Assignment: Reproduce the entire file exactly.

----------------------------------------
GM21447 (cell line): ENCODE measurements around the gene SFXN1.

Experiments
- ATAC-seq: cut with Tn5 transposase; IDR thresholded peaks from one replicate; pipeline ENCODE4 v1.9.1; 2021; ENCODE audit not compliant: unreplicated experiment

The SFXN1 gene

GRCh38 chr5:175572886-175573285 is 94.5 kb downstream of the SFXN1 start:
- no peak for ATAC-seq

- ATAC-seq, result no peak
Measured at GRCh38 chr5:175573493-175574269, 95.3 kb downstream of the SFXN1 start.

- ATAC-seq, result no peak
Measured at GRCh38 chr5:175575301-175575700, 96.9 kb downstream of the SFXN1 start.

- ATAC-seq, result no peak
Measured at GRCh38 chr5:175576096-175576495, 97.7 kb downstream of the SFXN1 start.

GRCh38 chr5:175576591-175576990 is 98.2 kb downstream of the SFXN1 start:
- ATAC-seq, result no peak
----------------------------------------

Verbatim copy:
GM21447 (cell line): ENCODE measurements around the gene SFXN1.

Experiments
- ATAC-seq: cut with Tn5 transposase; IDR thresholded peaks from one replicate; pipeline ENCODE4 v1.9.1; 2021; ENCODE audit not compliant: unreplicated experiment

The SFXN1 gene

GRCh38 chr5:175572886-175573285 is 94.5 kb downstream of the SFXN1 start:
- no peak for ATAC-seq

- ATAC-seq, result no peak
Measured at GRCh38 chr5:175573493-175574269, 95.3 kb downstream of the SFXN1 start.

- ATAC-seq, result no peak
Measured at GRCh38 chr5:175575301-175575700, 96.9 kb downstream of the SFXN1 start.

- ATAC-seq, result no peak
Measured at GRCh38 chr5:175576096-175576495, 97.7 kb downstream of the SFXN1 start.

GRCh38 chr5:175576591-175576990 is 98.2 kb downstream of the SFXN1 start:
- ATAC-seq, result no peak